Will GMO Labeling Change Consumer Purchase Decisions?
The passing of H.R. 1599, the Safe and Accurate Food Labeling Act of 2015, mandates the labeling of any food containing genetically modified materials. As written, the legislation requires food packages to indicate the presence of GMOs through a QR code, symbol or plain text. Critics, including the Food and Drug Administration, believe the bill’s limited definition of “bioengineering” is overly narrow, as it does include gene editing, the process by which a cell’s DNA is replaced, added to or deleted. Nonetheless, some form of labeling is imminent and inevitable. What isn’t known is how these specifications, no matter their form, will impact consumer purchasing decisions.
Studies have shown purchase decisions are driven by a number of factors.
Along with the primary drivers of sensory characteristics and price, many buyers consider ingredient lists, allergen warnings and nutritional information. However, research indicates conventional shoppers are more likely to be attached to specific brands; whereas consumers with a preference for organic products are not brand-loyal so much as they seek organic products in general. Similarly, the customers who regularly buy organic brands are less inclined to research whether they are considered sustainable or ethical, perhaps believing the designation implies as much.
While it’s not possible to foresee the exact outcomes of GMO labeling, a reasonable prediction can be made from the current labeling efforts of several major food brands. Beginning in 2016, General Mills, Campbells and Mars, Inc., as well as Kelloggs, Frito-Lay and ConAgra began identifying products containing genetically modified ingredients. This was done in accordance with the Safe and Accurate Food Labeling Act of 2015 and involved labels with language such as “produced with genetic engineering,” “partially produced with genetic engineering” or “may be produced with genetic engineering.”
In an interview with The Organic and Non-GMO Report, General Mills’ media relations representative Bridget Christenson revealed zero impact to company sales, stating, “We haven’t noted any strong consumer response, and haven’t seen any impact on sales.”
Similarly, Thomas Hushen, a media representative at Campbell’s, echoed similar reactions, disclosing, “Regarding sales, there are a variety of factors that impact sales and we can’t attribute changes to any one thing. It (labeling) was a popular decision in the eyes of consumers and customers.”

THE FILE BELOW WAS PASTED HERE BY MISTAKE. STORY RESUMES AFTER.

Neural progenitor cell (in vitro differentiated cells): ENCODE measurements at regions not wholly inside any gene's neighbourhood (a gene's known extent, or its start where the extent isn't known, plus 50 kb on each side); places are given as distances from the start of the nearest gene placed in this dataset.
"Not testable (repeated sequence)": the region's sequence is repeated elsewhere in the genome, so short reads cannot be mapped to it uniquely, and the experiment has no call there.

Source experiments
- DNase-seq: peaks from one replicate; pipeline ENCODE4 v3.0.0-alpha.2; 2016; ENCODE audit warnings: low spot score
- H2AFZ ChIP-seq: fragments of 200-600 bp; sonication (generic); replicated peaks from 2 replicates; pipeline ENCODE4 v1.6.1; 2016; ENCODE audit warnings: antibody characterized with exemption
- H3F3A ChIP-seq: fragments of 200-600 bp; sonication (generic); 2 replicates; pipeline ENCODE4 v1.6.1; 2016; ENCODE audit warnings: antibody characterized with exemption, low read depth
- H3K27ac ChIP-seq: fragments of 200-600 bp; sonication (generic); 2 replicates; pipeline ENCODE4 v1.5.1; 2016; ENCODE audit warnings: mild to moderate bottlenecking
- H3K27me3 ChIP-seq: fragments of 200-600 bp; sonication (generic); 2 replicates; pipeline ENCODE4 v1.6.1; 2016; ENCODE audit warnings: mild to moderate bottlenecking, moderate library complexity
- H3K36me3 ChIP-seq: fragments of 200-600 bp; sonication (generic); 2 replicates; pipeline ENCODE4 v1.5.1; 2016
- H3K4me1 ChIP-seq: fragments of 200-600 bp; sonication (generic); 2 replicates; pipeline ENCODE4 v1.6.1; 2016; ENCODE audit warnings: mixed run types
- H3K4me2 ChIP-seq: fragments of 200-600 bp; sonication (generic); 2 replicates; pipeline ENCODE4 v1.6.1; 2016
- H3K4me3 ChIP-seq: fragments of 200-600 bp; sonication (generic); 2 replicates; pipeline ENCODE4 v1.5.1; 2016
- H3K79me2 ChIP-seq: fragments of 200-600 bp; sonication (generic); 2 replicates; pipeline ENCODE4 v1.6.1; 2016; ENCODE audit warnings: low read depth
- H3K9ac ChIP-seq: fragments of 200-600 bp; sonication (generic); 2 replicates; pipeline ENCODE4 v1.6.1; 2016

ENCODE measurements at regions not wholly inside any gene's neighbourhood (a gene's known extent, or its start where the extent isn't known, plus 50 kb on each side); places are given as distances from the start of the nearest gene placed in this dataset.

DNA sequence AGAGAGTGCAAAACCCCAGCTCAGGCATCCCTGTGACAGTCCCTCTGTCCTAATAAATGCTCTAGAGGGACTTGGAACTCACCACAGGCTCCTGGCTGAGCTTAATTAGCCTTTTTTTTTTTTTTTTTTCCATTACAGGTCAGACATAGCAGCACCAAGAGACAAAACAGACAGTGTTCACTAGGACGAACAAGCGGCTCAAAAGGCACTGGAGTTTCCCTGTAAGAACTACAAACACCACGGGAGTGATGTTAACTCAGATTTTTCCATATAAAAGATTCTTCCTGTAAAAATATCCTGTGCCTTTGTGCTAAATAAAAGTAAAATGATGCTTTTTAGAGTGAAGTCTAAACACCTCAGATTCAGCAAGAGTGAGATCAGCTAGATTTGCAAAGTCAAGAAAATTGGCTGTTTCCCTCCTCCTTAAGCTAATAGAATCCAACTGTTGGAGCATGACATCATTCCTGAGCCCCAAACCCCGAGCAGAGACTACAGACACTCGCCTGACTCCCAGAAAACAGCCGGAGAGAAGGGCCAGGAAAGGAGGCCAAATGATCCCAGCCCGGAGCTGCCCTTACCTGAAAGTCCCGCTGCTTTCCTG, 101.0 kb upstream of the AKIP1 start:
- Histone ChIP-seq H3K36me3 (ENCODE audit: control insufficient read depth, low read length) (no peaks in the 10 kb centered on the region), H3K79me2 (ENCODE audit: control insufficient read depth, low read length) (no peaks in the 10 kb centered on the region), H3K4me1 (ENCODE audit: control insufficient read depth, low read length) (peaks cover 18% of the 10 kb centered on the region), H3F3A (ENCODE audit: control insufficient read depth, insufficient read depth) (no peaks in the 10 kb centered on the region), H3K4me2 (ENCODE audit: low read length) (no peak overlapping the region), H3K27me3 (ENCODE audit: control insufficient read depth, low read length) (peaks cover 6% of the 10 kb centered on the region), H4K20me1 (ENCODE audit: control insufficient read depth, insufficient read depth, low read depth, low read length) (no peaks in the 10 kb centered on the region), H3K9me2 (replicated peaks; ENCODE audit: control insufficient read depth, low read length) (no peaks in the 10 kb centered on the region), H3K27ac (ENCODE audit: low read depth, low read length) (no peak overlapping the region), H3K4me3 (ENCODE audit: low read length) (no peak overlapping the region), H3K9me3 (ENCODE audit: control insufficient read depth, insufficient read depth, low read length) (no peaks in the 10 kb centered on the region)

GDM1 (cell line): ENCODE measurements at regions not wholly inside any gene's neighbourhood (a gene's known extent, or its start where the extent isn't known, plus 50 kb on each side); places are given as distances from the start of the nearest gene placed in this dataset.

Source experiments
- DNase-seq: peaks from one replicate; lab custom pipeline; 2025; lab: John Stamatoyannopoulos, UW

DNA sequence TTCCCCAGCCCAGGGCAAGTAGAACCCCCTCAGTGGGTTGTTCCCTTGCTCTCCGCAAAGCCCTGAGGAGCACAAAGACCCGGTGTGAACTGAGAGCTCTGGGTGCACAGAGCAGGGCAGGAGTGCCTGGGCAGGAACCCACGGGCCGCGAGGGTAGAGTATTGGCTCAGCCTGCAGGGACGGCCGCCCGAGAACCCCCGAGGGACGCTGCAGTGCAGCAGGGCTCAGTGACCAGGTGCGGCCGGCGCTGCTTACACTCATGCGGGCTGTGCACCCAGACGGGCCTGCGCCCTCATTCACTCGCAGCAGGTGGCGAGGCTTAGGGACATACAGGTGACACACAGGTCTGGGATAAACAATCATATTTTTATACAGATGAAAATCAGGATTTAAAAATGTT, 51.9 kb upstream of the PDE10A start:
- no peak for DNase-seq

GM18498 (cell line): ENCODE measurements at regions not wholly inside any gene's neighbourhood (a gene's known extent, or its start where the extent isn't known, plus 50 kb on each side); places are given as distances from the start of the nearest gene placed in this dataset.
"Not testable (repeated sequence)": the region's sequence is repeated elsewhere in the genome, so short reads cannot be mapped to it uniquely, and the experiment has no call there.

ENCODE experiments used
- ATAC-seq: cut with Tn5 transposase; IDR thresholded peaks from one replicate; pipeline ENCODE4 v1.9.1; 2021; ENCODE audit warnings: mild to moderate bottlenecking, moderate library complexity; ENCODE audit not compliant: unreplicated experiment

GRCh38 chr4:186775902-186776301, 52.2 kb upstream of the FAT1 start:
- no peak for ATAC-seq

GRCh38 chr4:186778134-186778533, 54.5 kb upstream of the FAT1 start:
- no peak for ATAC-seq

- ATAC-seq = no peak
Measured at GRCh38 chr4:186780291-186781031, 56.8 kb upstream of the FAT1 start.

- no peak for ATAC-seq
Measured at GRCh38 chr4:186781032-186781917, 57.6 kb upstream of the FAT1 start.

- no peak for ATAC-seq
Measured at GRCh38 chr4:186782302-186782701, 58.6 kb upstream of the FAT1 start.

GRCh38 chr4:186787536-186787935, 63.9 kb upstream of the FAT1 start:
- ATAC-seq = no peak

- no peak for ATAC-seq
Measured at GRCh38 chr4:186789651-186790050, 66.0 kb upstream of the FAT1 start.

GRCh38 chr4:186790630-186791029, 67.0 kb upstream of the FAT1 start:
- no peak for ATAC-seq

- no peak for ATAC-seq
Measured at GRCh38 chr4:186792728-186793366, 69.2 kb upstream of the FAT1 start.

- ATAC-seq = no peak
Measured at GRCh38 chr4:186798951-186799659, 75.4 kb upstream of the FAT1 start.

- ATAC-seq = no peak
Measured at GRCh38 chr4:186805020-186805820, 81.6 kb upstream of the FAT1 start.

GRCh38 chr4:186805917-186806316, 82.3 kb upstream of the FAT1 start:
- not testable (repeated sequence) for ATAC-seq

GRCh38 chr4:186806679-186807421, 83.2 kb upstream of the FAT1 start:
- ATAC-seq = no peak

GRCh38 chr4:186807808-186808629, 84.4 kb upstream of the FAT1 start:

Although product appearance and price point are believed to be the most significant drivers of consumer purchase decisions by American shoppers, a 2011 study by Elise Golan and Kuchler, economists at the U.S. Department of Agriculture, looked into the habits of consumers in countries already requiring labels to identify genetically modified products. In their study, the economists noted little to no impact, stating “labels are generally a weak policy tool for changing consumer consumption behavior,” because they “generally fail to get consumers’ attention.” Moreover, their research indicated most individuals make impulse-driven food purchases and rarely consult labels at all.
In Brazil, where a ‘transgenic’ symbol has been required on all GMO-containing foods since 2001, Golan and Kuchler found many consumers were actually drawn to the products bearing the symbol, particularly if they claimed to possess a nutritional advantage.
While it’s fair to presume the current interest in organic and natural foods will be a strong, positive driver for non-GMO labeled products, current studies indicate the average consumer is unlikely to note or be particularly concerned whether a product has been produced with genetically enhanced ingredients, likely electing instead to maintain loyalty to brands they already know and trust.
What about the organic or health-conscious consumer?
The Organic Trade Administration reports that U.S. sales of organic products increased 11% in 2017, representing more than $39 billion in overall purchases. Currently, it’s estimated that almost five percent of all U.S. food sales are comprised of organic products. On that note, it’s safe to assume those already inclined to read labels and evaluate nutritional information are most likely to recognize and respond to a GMO designation. Nonetheless, although GMO labeling will likely increase the perceived value and justify higher costs for non-GMO goods among health-conscious consumers, it is still just a small fraction of the population.
That fact, coupled with the known impacts of widespread, self-initiated labeling at companies like Campbell’s and General Mills, lead to the reasonable conclusion that GMO labeling won’t have a significant impact on the majority of consumer purchasing decisions. Likewise, the smaller segment of consumers concerned with nutritional data are likely to respond to the information based on their own pre-existing beliefs and values.